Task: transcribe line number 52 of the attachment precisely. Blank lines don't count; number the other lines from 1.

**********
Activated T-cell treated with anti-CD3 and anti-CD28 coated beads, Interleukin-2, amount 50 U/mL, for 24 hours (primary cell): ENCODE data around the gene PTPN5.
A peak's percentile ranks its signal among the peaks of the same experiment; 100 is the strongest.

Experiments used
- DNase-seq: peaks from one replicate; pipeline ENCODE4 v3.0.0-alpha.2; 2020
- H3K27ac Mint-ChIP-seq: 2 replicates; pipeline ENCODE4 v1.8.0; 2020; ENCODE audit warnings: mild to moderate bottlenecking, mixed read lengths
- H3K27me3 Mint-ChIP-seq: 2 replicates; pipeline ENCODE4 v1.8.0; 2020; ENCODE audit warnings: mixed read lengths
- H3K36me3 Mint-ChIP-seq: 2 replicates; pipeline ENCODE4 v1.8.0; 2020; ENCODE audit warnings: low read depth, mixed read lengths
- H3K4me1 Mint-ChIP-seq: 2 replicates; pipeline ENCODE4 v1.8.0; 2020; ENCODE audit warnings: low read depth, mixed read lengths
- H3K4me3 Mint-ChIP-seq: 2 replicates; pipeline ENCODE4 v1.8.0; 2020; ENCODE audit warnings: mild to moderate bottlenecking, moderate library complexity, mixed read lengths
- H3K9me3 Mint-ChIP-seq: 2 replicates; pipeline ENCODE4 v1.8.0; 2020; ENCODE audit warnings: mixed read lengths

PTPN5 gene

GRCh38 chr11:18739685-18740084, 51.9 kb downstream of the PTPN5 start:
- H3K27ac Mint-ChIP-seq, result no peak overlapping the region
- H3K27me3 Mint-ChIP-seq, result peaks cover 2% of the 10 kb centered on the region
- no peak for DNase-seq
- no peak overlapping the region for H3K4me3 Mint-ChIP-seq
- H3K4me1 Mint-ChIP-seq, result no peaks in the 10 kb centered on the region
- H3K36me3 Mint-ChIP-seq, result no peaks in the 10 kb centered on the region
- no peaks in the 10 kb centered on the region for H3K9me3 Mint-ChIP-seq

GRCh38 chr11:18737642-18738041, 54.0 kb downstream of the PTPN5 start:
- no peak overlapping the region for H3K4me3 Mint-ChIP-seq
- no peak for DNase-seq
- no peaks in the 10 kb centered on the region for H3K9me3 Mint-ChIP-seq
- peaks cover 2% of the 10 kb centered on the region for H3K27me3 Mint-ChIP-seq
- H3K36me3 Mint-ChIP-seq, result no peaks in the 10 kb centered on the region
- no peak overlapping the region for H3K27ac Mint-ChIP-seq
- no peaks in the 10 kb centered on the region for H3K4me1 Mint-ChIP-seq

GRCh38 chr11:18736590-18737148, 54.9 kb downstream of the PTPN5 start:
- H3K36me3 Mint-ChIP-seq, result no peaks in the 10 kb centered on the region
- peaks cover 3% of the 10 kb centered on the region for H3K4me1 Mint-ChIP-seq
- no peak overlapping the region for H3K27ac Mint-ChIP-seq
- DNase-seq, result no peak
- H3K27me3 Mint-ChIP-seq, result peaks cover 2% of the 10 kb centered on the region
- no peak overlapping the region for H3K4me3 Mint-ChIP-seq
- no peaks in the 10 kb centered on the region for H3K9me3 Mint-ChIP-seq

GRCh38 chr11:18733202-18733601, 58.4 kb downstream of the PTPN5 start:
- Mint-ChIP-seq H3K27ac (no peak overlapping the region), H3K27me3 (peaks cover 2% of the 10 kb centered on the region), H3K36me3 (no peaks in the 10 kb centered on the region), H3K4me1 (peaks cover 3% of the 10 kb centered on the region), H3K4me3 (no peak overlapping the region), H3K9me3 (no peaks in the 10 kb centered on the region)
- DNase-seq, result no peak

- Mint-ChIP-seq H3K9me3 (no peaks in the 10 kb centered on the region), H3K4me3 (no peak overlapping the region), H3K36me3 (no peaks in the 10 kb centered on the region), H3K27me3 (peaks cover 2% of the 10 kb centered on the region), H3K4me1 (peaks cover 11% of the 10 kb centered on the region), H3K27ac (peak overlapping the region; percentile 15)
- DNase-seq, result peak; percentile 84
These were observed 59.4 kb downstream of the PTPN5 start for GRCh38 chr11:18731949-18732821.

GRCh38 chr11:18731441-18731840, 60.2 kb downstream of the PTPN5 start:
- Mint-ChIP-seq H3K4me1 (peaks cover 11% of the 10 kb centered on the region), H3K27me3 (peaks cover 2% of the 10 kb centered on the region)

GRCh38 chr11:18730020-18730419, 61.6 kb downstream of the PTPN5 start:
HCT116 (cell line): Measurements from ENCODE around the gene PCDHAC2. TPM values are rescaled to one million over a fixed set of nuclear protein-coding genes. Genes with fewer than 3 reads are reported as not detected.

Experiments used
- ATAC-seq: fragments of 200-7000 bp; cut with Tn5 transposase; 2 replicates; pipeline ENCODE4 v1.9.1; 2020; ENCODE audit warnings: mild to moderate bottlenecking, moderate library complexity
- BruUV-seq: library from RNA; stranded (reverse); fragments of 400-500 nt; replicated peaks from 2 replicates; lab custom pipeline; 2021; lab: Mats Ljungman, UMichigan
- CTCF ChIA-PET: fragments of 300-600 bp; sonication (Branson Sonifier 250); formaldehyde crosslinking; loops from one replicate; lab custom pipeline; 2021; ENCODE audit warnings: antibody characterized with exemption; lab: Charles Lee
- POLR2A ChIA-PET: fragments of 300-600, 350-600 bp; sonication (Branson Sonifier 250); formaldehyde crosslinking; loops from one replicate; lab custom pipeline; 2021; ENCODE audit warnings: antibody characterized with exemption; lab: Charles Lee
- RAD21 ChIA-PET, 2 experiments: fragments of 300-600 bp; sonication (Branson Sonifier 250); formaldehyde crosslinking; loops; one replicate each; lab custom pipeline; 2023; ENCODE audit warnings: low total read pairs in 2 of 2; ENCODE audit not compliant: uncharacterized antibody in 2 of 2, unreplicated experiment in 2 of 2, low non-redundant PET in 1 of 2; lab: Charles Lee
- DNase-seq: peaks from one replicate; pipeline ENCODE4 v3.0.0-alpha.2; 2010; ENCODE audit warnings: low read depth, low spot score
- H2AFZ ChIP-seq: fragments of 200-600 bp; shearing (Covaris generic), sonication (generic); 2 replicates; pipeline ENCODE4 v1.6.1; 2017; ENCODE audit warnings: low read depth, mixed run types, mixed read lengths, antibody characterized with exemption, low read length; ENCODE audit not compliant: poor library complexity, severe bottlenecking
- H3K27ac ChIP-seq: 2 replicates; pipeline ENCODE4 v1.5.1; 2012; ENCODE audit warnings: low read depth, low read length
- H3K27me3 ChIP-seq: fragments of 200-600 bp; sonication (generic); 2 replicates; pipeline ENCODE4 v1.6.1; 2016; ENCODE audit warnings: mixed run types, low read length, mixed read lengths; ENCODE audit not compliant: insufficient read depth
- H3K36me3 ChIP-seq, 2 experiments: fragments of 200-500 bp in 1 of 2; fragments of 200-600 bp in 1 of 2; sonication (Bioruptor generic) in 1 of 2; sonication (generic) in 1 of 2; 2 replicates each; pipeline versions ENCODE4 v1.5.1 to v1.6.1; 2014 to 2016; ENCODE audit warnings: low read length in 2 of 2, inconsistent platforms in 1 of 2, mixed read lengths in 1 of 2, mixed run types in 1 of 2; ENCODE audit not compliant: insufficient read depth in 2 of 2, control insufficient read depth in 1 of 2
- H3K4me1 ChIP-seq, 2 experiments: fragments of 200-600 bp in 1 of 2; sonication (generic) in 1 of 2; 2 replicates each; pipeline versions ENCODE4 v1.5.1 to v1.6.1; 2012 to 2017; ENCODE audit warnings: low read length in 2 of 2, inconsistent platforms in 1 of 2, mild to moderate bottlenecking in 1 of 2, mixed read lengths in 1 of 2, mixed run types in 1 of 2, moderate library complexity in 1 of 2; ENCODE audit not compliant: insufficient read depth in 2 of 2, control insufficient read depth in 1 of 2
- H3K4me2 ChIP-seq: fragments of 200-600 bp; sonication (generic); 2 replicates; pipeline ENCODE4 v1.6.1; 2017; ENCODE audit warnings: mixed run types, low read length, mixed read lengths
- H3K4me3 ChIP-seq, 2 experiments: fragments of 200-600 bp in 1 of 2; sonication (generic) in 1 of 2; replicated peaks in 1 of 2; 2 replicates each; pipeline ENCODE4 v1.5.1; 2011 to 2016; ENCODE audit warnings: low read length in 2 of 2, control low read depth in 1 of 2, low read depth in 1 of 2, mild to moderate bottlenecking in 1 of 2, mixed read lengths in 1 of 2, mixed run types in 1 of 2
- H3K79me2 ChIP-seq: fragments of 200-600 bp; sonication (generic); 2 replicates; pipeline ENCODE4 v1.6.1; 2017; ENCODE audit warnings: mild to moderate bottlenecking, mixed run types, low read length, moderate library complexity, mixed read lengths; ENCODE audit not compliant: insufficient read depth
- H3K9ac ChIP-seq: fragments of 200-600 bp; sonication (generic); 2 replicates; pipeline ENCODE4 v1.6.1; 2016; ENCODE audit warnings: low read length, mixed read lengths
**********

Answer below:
- DNase-seq: peaks from one replicate; pipeline ENCODE4 v3.0.0-alpha.2; 2010; ENCODE audit warnings: low read depth, low spot score